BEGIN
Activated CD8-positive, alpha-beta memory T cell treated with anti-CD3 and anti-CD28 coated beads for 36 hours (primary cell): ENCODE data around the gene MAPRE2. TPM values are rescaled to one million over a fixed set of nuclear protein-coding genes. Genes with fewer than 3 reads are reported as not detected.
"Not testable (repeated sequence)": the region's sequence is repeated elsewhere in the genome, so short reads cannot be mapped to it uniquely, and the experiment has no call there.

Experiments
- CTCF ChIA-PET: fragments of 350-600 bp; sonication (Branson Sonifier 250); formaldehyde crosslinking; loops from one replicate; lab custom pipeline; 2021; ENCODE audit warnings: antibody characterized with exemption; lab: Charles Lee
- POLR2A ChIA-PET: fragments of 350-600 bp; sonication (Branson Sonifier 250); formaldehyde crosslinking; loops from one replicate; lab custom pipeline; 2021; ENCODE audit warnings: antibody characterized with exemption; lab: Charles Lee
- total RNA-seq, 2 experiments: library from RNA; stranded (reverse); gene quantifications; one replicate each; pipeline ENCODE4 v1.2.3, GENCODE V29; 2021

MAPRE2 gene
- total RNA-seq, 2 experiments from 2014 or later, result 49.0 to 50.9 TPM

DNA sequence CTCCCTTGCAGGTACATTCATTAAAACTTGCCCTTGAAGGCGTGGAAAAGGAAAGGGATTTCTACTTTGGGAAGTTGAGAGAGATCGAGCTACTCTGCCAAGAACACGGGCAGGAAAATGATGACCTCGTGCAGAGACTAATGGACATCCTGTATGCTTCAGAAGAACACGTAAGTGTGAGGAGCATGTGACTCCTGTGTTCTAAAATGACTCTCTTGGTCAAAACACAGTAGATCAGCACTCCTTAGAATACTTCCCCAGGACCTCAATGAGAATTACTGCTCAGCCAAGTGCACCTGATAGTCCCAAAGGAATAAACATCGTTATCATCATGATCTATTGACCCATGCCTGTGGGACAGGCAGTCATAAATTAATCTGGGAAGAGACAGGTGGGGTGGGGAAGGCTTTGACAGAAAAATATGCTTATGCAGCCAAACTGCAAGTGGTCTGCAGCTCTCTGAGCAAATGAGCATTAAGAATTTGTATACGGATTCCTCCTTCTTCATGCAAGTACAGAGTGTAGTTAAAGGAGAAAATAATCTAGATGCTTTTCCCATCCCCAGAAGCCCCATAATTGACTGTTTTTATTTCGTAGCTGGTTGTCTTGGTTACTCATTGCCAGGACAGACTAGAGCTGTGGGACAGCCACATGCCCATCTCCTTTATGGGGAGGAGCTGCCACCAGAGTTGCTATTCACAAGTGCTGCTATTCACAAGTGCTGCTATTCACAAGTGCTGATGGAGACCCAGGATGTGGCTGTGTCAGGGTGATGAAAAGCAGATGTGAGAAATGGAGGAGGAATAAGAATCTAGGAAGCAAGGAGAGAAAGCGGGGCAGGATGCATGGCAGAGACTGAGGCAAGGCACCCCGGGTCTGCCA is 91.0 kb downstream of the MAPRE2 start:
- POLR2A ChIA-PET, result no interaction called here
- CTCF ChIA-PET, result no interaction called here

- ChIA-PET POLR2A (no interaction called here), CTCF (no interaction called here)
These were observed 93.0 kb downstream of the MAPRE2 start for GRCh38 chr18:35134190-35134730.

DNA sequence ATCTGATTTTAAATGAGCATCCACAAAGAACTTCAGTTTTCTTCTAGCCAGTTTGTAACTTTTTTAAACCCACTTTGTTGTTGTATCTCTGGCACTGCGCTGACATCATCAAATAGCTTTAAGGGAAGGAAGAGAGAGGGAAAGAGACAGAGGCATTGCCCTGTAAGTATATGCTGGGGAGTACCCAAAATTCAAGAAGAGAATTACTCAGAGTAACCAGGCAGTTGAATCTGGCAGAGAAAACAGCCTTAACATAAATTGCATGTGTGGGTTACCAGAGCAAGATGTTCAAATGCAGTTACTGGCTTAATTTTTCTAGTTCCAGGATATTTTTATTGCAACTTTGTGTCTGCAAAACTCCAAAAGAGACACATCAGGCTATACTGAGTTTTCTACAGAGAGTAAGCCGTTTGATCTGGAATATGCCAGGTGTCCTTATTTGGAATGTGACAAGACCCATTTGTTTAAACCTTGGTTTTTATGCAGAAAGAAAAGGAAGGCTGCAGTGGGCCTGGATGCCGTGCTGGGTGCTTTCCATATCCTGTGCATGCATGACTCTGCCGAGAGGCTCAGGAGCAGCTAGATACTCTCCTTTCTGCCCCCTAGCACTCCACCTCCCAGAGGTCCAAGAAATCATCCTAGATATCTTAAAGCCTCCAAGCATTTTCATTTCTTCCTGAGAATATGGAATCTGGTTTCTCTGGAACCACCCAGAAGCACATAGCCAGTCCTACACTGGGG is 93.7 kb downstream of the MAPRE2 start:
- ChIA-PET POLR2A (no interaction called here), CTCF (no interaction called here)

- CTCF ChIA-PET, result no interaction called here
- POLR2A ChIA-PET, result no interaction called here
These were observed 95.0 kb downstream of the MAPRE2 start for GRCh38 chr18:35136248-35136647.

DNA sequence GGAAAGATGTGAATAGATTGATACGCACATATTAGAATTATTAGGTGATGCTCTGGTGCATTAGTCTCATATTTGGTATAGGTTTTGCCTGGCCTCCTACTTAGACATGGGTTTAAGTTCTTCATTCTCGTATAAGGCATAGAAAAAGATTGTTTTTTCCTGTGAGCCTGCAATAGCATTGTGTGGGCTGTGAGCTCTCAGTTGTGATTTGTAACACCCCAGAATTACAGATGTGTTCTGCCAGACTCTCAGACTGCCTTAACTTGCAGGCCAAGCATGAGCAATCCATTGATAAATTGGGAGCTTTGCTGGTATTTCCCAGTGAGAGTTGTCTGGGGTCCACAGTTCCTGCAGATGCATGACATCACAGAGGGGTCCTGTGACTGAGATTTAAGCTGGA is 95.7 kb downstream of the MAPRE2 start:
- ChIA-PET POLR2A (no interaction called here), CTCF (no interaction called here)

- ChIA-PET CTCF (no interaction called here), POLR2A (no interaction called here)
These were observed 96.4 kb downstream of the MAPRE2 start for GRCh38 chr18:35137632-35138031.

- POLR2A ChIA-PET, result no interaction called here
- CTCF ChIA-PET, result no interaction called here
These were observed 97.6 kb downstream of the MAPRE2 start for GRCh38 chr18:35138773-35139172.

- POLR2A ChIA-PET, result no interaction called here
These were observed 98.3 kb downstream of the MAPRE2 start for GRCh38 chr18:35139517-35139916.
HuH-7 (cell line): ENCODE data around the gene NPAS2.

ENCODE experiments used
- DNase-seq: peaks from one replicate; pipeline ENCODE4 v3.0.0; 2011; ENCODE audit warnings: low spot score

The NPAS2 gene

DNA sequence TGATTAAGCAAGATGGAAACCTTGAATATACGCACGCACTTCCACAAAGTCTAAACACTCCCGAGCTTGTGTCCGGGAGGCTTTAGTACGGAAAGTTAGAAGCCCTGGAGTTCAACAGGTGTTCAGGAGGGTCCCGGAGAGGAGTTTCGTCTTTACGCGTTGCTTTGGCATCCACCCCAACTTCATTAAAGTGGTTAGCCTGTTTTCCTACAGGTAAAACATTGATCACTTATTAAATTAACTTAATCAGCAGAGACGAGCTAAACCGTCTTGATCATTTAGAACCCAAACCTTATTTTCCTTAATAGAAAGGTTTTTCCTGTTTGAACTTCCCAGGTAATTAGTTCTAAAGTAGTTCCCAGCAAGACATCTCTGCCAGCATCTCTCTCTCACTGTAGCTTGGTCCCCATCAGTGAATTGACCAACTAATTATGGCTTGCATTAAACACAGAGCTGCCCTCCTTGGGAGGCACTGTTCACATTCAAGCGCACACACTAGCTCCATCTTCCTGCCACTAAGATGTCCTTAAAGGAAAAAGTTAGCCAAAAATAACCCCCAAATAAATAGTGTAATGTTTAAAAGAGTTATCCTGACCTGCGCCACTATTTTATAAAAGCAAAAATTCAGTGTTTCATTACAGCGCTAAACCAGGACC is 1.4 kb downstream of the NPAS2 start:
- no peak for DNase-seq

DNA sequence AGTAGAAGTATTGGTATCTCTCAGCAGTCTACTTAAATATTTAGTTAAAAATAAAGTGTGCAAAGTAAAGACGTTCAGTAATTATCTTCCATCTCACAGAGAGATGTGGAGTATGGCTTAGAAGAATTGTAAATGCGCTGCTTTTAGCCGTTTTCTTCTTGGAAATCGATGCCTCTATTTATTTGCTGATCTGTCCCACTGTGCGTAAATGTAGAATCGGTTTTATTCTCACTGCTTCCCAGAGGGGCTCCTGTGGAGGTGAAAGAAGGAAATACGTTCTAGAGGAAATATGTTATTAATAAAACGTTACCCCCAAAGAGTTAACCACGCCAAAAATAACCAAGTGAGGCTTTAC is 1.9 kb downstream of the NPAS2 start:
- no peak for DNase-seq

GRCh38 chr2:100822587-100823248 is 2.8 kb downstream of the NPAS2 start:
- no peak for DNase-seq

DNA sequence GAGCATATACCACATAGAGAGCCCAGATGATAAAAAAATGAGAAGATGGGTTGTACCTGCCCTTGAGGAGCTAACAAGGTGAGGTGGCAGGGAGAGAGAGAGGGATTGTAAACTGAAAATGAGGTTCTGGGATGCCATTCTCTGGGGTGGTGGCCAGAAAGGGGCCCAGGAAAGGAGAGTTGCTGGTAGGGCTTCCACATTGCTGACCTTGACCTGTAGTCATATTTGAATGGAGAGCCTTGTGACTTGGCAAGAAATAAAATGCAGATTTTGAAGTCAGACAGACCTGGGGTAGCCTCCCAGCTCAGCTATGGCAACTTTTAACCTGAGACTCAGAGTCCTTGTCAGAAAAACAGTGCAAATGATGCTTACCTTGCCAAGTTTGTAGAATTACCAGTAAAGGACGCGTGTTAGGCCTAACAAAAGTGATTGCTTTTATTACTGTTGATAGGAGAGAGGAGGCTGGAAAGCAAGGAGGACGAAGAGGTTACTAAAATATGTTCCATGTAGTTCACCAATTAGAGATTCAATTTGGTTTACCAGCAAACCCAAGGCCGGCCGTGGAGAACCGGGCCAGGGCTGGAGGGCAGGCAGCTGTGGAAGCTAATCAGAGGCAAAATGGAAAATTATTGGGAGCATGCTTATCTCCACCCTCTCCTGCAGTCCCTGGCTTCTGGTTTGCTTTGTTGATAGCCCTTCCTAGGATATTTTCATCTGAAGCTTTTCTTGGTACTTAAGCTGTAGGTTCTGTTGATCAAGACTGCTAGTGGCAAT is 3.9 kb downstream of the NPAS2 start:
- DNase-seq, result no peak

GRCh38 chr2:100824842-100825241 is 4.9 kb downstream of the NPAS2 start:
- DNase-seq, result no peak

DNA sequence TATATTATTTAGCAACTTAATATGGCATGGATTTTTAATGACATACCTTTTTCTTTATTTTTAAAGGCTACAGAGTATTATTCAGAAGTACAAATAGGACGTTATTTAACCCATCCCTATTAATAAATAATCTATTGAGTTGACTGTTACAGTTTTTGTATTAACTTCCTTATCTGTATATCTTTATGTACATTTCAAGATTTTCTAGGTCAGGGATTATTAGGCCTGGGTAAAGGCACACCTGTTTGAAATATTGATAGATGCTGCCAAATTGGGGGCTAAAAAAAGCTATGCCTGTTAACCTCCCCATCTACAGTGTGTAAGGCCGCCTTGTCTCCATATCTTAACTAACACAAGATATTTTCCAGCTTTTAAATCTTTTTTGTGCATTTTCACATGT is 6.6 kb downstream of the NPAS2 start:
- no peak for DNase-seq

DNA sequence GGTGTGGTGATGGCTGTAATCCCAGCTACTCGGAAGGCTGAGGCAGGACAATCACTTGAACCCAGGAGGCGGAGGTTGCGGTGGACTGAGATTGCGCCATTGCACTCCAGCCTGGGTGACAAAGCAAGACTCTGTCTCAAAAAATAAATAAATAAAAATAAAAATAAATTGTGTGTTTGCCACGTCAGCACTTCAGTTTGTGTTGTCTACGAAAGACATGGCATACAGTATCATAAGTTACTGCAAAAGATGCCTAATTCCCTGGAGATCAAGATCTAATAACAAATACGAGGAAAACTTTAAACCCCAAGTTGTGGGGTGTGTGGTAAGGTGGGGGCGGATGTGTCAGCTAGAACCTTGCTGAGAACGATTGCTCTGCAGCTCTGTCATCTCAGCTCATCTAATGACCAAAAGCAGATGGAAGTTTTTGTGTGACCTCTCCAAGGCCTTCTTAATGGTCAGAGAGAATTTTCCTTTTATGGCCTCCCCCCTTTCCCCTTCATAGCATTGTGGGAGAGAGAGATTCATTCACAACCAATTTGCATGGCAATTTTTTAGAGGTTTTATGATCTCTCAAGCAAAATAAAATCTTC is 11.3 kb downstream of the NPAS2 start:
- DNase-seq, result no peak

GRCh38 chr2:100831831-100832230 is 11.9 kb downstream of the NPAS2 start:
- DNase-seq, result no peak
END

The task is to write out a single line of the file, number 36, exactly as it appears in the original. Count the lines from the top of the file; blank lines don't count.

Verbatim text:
GRCh38 chr2:100822587-100823248 is 2.8 kb downstream of the NPAS2 start: